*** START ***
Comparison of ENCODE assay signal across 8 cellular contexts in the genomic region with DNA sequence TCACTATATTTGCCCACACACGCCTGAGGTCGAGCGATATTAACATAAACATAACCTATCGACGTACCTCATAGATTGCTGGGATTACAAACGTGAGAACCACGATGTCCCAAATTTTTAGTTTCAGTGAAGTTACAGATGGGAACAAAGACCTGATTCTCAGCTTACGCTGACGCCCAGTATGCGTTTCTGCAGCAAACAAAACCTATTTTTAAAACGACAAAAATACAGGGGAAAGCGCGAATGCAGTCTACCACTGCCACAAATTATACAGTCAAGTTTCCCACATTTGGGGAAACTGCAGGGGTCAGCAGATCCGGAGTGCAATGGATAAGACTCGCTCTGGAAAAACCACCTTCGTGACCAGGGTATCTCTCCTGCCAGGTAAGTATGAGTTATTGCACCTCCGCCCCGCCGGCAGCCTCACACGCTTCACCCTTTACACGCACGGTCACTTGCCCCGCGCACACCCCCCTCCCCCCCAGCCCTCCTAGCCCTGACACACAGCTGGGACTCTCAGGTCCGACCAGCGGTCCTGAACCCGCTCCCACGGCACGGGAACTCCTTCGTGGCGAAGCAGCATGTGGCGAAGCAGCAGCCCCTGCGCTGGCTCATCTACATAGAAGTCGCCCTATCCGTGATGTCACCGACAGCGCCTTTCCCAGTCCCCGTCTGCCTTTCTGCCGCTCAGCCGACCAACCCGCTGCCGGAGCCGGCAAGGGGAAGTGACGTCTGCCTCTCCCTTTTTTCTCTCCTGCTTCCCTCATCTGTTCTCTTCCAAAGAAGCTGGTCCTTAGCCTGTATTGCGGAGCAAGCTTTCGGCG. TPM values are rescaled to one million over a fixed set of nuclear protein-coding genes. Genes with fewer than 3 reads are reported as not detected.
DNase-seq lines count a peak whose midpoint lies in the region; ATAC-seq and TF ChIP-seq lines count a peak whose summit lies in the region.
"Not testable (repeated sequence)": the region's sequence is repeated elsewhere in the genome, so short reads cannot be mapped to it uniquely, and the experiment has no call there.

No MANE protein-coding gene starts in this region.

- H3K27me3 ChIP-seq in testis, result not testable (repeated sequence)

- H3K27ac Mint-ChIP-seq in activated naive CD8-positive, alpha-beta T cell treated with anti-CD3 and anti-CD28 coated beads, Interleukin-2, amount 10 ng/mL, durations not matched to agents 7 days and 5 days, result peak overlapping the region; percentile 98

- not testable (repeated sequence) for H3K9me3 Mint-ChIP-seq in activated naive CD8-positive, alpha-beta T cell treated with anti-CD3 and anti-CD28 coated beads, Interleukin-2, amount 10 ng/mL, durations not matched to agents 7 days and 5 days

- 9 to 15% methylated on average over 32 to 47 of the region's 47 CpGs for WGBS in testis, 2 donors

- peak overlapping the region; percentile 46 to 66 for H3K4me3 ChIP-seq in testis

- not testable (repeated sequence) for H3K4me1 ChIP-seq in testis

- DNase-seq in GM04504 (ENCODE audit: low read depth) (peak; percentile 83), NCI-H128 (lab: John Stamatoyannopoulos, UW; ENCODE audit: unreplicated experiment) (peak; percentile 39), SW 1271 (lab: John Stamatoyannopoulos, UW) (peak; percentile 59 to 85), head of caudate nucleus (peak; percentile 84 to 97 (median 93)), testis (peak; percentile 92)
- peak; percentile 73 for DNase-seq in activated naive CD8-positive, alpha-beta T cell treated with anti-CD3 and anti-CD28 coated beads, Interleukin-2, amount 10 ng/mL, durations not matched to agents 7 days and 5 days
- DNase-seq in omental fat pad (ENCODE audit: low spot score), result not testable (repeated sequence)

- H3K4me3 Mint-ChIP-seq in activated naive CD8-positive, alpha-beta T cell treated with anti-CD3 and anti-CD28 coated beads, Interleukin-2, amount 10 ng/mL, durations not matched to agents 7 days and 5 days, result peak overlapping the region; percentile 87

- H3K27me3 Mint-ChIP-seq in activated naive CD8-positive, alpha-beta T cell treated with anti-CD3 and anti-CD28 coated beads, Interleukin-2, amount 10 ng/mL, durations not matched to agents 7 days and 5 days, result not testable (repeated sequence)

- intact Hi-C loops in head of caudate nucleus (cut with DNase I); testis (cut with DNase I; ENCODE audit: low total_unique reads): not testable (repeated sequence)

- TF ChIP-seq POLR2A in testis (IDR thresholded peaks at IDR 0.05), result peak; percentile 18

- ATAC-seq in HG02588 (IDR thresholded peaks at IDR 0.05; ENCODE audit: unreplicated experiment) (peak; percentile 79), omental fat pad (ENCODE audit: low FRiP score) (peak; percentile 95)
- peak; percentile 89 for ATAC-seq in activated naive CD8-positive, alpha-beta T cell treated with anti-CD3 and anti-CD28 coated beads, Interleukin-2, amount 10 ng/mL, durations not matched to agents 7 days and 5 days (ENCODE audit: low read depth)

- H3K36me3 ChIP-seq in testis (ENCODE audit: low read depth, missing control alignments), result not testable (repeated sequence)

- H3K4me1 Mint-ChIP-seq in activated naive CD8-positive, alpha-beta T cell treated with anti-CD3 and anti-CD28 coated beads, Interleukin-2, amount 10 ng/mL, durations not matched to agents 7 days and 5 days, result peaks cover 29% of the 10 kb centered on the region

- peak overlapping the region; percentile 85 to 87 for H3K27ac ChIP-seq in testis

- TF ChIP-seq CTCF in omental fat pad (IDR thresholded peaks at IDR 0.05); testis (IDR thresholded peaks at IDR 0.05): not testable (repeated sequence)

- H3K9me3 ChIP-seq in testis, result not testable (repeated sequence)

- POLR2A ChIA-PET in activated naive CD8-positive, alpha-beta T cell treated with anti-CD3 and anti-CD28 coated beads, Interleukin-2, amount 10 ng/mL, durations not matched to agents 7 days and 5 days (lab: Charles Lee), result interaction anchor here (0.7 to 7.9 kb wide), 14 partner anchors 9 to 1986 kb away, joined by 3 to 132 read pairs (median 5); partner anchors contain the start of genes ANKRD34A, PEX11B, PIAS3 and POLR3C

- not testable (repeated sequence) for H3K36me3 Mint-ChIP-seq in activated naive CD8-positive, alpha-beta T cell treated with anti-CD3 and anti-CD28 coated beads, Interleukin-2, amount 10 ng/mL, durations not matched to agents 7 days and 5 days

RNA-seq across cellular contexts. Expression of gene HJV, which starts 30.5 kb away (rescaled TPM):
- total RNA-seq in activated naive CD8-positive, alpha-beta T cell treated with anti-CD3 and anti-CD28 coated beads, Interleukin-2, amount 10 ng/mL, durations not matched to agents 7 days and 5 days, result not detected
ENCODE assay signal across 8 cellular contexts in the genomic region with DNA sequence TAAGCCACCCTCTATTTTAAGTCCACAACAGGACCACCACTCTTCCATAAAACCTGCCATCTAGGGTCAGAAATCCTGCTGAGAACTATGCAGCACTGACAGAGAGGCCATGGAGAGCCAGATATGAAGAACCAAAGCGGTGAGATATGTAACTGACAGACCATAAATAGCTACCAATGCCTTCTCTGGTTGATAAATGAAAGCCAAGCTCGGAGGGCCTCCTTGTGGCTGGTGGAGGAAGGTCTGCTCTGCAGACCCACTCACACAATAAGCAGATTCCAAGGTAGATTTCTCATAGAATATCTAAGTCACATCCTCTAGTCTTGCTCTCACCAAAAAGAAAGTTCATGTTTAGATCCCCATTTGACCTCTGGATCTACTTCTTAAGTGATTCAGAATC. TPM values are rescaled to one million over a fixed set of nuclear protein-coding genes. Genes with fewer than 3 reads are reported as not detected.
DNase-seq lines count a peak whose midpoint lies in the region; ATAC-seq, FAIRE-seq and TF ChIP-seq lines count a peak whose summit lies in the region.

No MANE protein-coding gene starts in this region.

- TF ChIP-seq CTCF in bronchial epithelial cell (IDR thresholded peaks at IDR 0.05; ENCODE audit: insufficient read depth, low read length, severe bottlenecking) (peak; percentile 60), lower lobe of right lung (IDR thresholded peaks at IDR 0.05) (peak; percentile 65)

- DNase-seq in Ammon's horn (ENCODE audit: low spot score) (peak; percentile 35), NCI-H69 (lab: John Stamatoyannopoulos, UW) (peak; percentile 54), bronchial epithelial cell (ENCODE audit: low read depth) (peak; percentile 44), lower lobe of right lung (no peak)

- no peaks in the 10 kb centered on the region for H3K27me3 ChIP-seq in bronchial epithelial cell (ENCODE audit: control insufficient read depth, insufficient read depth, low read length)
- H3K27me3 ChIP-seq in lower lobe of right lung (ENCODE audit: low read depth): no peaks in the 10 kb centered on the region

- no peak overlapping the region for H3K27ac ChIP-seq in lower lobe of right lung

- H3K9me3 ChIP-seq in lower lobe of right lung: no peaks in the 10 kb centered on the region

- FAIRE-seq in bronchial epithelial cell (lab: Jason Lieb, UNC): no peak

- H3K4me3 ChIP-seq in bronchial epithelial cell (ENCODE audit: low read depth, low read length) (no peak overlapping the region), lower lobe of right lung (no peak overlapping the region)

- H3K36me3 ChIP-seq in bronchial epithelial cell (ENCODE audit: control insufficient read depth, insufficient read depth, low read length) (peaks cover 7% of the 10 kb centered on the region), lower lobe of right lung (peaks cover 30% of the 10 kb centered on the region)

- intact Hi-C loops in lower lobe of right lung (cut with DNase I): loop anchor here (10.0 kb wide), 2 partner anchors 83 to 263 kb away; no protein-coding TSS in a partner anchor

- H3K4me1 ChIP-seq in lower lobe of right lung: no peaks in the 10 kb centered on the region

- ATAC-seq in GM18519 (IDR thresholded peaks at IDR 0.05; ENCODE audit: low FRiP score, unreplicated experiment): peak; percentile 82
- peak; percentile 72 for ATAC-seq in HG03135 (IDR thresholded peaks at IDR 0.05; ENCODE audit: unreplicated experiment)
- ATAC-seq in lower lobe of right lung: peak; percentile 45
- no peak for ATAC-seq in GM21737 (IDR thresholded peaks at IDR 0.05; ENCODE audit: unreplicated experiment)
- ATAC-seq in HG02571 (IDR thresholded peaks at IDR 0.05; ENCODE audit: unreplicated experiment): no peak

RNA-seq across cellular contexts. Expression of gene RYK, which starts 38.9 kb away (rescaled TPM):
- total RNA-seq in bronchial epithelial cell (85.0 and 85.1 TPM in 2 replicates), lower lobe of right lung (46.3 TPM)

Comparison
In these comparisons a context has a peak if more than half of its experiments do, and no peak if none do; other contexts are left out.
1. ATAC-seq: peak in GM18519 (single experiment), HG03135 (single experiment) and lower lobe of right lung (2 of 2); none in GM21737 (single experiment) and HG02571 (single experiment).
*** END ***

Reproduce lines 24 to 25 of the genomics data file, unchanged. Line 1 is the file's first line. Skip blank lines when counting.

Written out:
- H3K9me3 ChIP-seq in testis, result not testable (repeated sequence)

- POLR2A ChIA-PET in activated naive CD8-positive, alpha-beta T cell treated with anti-CD3 and anti-CD28 coated beads, Interleukin-2, amount 10 ng/mL, durations not matched to agents 7 days and 5 days (lab: Charles Lee), result interaction anchor here (0.7 to 7.9 kb wide), 14 partner anchors 9 to 1986 kb away, joined by 3 to 132 read pairs (median 5); partner anchors contain the start of genes ANKRD34A, PEX11B, PIAS3 and POLR3C